On April 22, 2009, the Federal Trade Commission (FTC) issued a staff report detailing its findings from the public town hall meeting held on May 6 and 7, 2008.
Based on its findings, the FTC has decided to expedite the regulatory review of the Children's Online Privacy Protection Rule. The review, originally set for 2015, will now begin in 2010
The town hall meeting consisted of nine sessions that focused on different aspects of new developments in mobile commerce and the subsequent consumer protection issues involved. Each session consisted of several panelists, including advertisers, device manufacturers, telecommunications carriers,
aggregators, consumer advocates, and regulators, and was moderated by at least one FTC staff attorney.
The sessions focused on the following issues:
- the mobile marketplace in the United States;
- mobile messaging, specifically the commercial uses of mobile messaging and the consumer protection issues raised by premium rate and unsolicited mobile messaging;
- mobile applications;
- location-based services;
- mobile advertising and marketing;
- managing mobile devices;
- the challenges associated with mobile marketing to children and teens;
- industry-developed best practices in the areas of billing, disclosures to consumers, complaint handling, and dispute resolution; and
- mobile security, specifically the risks to and vulnerabilities of mobile phones.
During the sessions, telecommunications carriers and aggregators highlighted the industry-wide efforts to adopt best practices in advertising and billing for mobile services and to enhance mobile security, specifically with respect to mobile phones used by children and teens.
While consumer advocates and regulators acknowledged industry efforts in the consumer protection area, they raised concerns about current practices regarding premium text message services, location-based services, and the review of industry best practices, as well as about
the privacy and security issues surrounding mobile advertising, data storage, and mobile phone use by children. An extensive summary of the meeting is available in our May 12, 2008, client advisory, available here
The FTC staff report, titled "Beyond Voice: Mapping the Mobile Marketplace," provides a session-by-session summary of the town hall meeting, as well as a summary of the FTC's findings. While the FTC acknowledges the mobile commerce industry's efforts in adopting industry-wide
practices, the Commission recognizes that there are issues that the industry still needs to address and stresses the need for increased monitoring of mobile commerce, collaboration among industry associations, consumer groups, and law enforcement, and consumer and business education.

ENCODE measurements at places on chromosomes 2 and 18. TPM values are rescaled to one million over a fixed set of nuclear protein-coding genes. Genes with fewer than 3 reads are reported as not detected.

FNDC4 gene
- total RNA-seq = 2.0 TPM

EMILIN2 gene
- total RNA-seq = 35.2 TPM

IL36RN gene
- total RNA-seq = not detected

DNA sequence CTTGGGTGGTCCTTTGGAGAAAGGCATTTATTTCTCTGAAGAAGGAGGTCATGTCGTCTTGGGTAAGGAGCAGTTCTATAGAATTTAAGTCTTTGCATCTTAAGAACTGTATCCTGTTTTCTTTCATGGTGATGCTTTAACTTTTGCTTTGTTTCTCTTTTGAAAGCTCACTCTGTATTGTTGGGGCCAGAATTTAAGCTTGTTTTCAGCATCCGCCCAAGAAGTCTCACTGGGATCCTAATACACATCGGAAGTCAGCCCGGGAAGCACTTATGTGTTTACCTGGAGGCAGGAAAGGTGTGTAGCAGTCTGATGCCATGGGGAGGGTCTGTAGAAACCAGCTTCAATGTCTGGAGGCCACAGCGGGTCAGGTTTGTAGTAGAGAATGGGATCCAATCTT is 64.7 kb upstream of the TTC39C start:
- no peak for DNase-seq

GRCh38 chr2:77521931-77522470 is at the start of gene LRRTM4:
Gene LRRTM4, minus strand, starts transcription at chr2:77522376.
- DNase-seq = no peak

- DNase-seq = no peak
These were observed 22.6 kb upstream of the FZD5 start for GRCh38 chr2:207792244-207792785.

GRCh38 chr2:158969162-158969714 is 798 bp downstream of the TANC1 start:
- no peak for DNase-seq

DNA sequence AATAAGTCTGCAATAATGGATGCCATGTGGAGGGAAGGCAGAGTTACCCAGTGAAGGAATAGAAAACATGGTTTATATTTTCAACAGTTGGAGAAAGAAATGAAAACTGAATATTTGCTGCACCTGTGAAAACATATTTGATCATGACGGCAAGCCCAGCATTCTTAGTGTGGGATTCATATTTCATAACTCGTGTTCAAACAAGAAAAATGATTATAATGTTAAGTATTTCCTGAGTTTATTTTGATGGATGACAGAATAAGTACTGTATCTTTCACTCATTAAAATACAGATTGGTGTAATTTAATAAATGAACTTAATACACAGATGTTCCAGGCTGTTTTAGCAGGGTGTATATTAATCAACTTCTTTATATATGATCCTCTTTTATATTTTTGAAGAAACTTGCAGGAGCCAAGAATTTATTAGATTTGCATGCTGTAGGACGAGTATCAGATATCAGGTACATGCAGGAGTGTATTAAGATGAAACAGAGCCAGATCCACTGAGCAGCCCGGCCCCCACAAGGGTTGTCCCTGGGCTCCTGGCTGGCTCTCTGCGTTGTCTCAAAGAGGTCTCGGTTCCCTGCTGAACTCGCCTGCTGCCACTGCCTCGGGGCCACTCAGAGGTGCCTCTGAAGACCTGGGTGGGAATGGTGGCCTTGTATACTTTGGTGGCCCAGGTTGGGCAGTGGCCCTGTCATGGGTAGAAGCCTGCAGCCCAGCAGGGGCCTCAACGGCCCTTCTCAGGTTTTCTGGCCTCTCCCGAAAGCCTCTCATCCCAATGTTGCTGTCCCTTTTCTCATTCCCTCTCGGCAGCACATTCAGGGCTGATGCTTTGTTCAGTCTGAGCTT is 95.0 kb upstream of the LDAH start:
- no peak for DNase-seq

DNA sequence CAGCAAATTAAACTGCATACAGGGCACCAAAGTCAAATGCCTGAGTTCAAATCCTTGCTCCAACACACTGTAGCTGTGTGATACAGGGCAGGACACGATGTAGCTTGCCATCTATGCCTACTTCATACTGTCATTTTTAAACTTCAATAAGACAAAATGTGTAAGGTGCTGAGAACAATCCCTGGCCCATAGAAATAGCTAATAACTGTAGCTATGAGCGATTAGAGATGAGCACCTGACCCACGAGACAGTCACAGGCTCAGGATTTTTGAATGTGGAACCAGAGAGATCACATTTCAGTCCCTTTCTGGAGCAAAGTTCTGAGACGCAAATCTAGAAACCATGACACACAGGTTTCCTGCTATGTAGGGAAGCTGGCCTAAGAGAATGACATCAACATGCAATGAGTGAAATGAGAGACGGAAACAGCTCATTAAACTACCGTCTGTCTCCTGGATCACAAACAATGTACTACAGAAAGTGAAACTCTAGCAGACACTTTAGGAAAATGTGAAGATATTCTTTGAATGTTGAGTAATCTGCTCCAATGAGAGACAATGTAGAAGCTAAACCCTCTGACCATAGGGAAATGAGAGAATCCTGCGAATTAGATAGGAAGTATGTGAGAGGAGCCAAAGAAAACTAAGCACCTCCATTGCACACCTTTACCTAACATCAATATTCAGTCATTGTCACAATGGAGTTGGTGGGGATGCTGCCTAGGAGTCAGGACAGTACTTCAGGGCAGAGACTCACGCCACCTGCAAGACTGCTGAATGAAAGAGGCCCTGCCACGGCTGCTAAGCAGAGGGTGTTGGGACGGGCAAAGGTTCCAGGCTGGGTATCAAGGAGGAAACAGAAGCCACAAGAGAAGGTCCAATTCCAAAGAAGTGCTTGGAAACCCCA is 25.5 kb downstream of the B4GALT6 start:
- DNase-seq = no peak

Specifically, the FTC has released the following findings
- The increasing use of smartphones to access the Internet provides a new, unique privacy challenge, especially regarding children. The FTC had originally scheduled a regulatory review of the Children's Online Privacy Protection Rule to determine whether the review should in
any way be modified to address changes in the mobile marketplace. In light of the observations in the published staff report, the Commission has decided to expedite the review. The review was originally scheduled for 2015, but it will now begin in 2010 and will provide an
opportunity for extensive comment.
- Most complaints to state regulatory agencies involve inadequate cost disclosures for mobile services. Therefore, the FTC will continue to monitor cost disclosures, bring appropriate law enforcement action, and work with industry to improve its self-regulatory enforcement.
- The FTC and its law enforcement partners should continue to monitor the impact on consumers of unwanted mobile text messages, malware, and spyware, and take enforcement action as needed. Currently, wireless carriers block hundreds of millions of unsolicited text messages each month,
creating a substantial cost for the carriers. Malware and spyware have not yet emerged as significant problems on mobile devices; however, the FTC anticipates that, as consumers increasingly use their mobile devices for Internet access, that situation will change. The FTC staff encourages
development of strategies that prevent or minimize the spread of spam, malware, and spyware on mobile devices.
Kelley Drye & Warren's Information Security and Privacy practice is a leader in advising clients on privacy and information security issues and has been at the forefront of developments in this growing area of the law.
Our attorneys regularly counsel clients regarding all aspects of privacy and data security compliance, including drafting and amending privacy and information security policies, advising clients on interpreting their
own policies, crafting data security programs for clients, performing privacy and/or data security audits of existing business practices, drafting agreements with third parties regarding their obligations in connection
with handling clients' customer data, and representing clients in connection with federal and state regulator privacy investigations regarding their privacy and data security practices.